Host, The: Interview with Director Andrew Niccol

The Host, with its seething inner conflict, seized the imagination of director Andrew Niccol right away. “You can talk about characters in roles having inner conflict, but in this case it is literally true,” says Niccol. “Our main character has been inhabited by an alien being. The two personalities go to a war with one another. It’s a great concept.”

Niccol observes that science fiction offers a subtle way to deliver a message to an audience. “It’s almost easier to say something about today by going into a future period,” he notes. “It’s a Trojan Horse of sorts. The audience is thinking that if it’s about the future it has nothing to do with them and then you slip an idea to them.”

Niccol agreed to direct the film, as well as to write the screenplay based on Meyer’s novel. “Obviously I was aware of the popularity of Twilight,” he says. “But I simply wanted to do justice to the book and its fans. Any pressure I felt was more creative than commercial. The idea of catching lightning in a bottle twice is a little much to expect. On the other hand, I wouldn’t bet against Stephenie.”

Having been through the adaptation process several times before, Meyer came to the table with strong opinions about what the final script.

generic viagrafinal script should look like. “Any adaptation is 95 percent compromise and 5 percent frustration,” she says. “I believe that everyone on the creative side of filmmaking wants the best result they can get. We want the best because we care about how the story’s told, not who our market is and how we position this at the box office.”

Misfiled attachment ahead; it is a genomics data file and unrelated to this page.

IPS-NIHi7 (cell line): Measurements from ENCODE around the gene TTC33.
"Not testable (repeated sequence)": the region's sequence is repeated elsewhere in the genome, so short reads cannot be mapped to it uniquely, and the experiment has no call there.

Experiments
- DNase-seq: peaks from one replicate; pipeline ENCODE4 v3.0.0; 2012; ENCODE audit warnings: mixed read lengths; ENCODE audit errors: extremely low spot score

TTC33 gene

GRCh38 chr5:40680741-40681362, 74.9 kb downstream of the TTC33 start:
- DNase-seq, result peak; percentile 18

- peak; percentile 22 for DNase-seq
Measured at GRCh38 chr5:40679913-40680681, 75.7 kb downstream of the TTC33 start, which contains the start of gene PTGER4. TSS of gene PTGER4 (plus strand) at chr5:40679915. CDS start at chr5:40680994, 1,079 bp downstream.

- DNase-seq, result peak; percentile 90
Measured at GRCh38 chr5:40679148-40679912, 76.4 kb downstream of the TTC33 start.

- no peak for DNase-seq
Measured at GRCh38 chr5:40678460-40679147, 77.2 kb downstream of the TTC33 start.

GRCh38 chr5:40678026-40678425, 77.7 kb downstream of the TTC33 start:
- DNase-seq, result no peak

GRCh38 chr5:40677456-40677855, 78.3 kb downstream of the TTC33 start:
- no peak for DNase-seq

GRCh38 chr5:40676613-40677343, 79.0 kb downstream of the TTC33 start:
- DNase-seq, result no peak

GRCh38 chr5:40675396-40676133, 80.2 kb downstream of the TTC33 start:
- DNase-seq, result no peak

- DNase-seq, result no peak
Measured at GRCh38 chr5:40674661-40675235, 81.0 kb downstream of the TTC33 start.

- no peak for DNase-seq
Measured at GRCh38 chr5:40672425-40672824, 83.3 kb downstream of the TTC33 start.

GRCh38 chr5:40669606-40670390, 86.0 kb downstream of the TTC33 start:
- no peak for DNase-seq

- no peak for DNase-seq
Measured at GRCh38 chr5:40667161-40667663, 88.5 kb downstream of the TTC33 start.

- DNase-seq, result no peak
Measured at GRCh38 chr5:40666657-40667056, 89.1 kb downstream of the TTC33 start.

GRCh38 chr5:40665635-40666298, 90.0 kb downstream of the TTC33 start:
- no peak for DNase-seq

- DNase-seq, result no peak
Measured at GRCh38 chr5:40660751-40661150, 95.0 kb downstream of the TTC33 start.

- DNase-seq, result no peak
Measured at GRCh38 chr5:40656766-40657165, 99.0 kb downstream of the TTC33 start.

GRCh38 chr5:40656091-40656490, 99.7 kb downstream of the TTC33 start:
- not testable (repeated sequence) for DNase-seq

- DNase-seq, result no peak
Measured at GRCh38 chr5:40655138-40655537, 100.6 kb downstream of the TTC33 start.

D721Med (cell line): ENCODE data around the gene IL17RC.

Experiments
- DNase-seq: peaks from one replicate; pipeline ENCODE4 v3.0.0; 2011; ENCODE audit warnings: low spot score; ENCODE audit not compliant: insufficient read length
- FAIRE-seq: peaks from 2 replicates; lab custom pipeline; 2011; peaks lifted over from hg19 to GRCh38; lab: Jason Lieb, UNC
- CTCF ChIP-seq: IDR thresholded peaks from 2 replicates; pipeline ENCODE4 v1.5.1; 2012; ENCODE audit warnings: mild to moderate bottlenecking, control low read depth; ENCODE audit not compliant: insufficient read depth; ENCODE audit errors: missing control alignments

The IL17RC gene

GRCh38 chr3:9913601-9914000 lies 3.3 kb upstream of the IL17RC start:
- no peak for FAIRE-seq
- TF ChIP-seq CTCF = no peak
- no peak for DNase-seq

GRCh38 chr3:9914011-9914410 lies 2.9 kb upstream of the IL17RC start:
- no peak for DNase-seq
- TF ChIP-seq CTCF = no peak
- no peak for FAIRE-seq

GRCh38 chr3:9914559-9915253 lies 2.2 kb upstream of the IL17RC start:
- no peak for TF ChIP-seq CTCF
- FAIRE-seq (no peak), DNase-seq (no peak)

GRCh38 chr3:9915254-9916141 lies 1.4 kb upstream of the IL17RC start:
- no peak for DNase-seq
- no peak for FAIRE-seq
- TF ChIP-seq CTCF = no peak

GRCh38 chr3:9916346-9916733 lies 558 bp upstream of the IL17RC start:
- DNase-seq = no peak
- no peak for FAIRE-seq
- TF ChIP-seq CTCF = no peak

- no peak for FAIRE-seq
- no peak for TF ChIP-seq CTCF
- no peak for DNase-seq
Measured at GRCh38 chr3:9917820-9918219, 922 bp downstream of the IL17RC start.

The first major challenge was turning a 600-plus-page book into a 120-page script. “That’s a challenge for any filmmaker, especially when you have an author whose books are so beloved,” says Wechsler. “But the whole process went fairly quickly and we got a script that we really believe in.”

It was, by all accounts a satisfying and productive collaboration. “Stephenie definitely has her opinions, but she doesn’t impose them,” Niccol says. “She’s very savvy. She cares, but she’s not precious about her ideas. She’ll accept changes that seem quite sweeping without any kind of handwringing. Some elements and characters had to be sacrificed. I love soccer, but there’s a soccer game in the book that I knew was never going to make it into the movie. You have time for that kind of digression in a novel, but not in a film.”

“Working with Andrew was a lot of fun,” Meyer says. “He is so much more visual than I am. I really like to delve into the words and how people interact. Andrew concentrated on the physical world. He brought in elements that take it to a level I hadn’t envisioned. There were things he came up with that made me kick myself a little bit because I liked them so much better than what I’d done.”
For example, in the novel, the Souls use human weapons, turning the earthlings’ guns and explosives against them. “Alien beings are usually depicted as the enemy,” says Niccol. “We thought, what if the aliens are more humane than humans? With Stephenie’s blessing, I used that idea and replaced the guns with a futuristic spray called Peace that gently immobilizes its target.”

The final script for The Host still contains a compelling romance, according to Niccol, but it also encompasses a good deal more for audiences to think over. “I like that at its core it still is a love story, but it does have these broader themes,” he says. “We’re dealing with the survival of humanity. We’re also asking if a species that actually heals the planet has a place on Earth. These are themes that are far more profound than any in Stephenie’s previous work. It’s hard to say what each person will take from it, but I do hope it entertains and gives them something to chew over.”